I know that the majority of injuries in the shop seem to be table saw accidents but I thought I ought to share this story with everyone.
If tha table saw is the most used tool in the shop, then the router is a close second. Between handheld operations and the router table, how often do you use it every day? I know for me it’s a lot. In fact, about half the time I use my routers more than the saw. That said, I’ve always tried to be safe and careful with them. Something about carbide spinning at 22,000 RPMs + an inch or two from my hand makes me think.
On March 13th of last year (Friday the 13th, go figure) I was building a Red Oak china cabinet for a guy. I had to do some routing to trim a panel. Used a straightedge and a top roller flush trim bit. The cutter was 2” long. Somehow, and I still don’t know how, the bit hit SOMETHING and kicked back so hard and fast the the router did a backflip out of my hands. The torque of the free spinning motor spun it back and over- right to left. I reacted by jerking my hands back as soon as it left them, which is probably the only thing that saved my thumb. As it came down the bit landed on my left thumb at the knuckle on it’s side and the cutters ran down my thumb getting deeper as it went.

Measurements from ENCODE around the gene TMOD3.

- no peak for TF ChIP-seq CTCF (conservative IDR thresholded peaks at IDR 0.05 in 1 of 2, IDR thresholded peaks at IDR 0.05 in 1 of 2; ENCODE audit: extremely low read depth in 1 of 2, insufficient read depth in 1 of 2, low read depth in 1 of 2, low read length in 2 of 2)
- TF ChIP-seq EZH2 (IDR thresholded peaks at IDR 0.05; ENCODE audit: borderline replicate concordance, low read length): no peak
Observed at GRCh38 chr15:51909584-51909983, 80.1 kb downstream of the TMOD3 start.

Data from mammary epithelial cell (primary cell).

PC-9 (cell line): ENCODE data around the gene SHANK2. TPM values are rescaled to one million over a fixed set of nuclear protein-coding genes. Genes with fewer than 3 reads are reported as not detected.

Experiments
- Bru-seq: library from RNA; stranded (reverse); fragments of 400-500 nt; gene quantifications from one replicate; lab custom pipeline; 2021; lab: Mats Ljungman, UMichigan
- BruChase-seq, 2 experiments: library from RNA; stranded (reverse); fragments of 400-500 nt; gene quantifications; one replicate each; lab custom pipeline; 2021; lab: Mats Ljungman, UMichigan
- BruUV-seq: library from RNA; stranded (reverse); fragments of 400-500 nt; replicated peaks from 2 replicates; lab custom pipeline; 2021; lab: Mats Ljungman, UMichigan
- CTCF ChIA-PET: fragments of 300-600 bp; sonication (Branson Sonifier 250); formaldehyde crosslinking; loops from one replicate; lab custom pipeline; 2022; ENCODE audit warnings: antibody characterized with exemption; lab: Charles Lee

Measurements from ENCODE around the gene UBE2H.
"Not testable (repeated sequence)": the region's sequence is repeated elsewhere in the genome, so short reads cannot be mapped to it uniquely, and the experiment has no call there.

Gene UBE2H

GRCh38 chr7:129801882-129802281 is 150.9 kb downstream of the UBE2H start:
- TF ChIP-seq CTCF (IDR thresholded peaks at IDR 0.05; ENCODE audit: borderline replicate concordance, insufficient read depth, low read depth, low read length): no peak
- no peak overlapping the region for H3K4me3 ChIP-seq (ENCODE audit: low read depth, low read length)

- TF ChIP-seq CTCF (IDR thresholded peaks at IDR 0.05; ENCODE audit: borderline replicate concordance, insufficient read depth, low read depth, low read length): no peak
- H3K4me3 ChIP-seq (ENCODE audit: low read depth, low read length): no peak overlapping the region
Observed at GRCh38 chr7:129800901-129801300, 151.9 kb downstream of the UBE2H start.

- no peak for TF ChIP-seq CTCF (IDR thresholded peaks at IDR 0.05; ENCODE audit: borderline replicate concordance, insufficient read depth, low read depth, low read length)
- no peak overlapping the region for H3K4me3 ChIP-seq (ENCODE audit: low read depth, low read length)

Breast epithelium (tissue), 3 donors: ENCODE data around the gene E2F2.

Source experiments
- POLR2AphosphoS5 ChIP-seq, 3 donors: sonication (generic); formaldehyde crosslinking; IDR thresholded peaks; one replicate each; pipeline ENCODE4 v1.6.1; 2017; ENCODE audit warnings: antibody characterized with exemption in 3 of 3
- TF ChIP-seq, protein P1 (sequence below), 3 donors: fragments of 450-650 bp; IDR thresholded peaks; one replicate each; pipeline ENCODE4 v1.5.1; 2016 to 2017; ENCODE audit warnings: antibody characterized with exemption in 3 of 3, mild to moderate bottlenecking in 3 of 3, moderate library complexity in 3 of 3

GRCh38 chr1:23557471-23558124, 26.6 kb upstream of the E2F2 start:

I was lucky. The doc said if I hadn’t been pulling away as quickly as I had, they’d be re-attaching my thumb instead of cleaning it and sending me home with pain pills.
I’m curious about injuries other than the table saw. Those seem to be shared pretty quickly. There are so many dangerous tools in our shops to be cautious with. Sometimes we get too comfortable with many of them and things like this happen. I still don’t know if the cord got pulled tight causing it to tip and bite or if I hit somthing with the bit or shavings got between the bit and part causing the kick back. Maybe other stories will help. Anyway, thanks for looking. I hope it helps someone else avoid this. The scarring’s there for life but I do have full use of the thumb still.
-- Robert - Haven Wood Crafts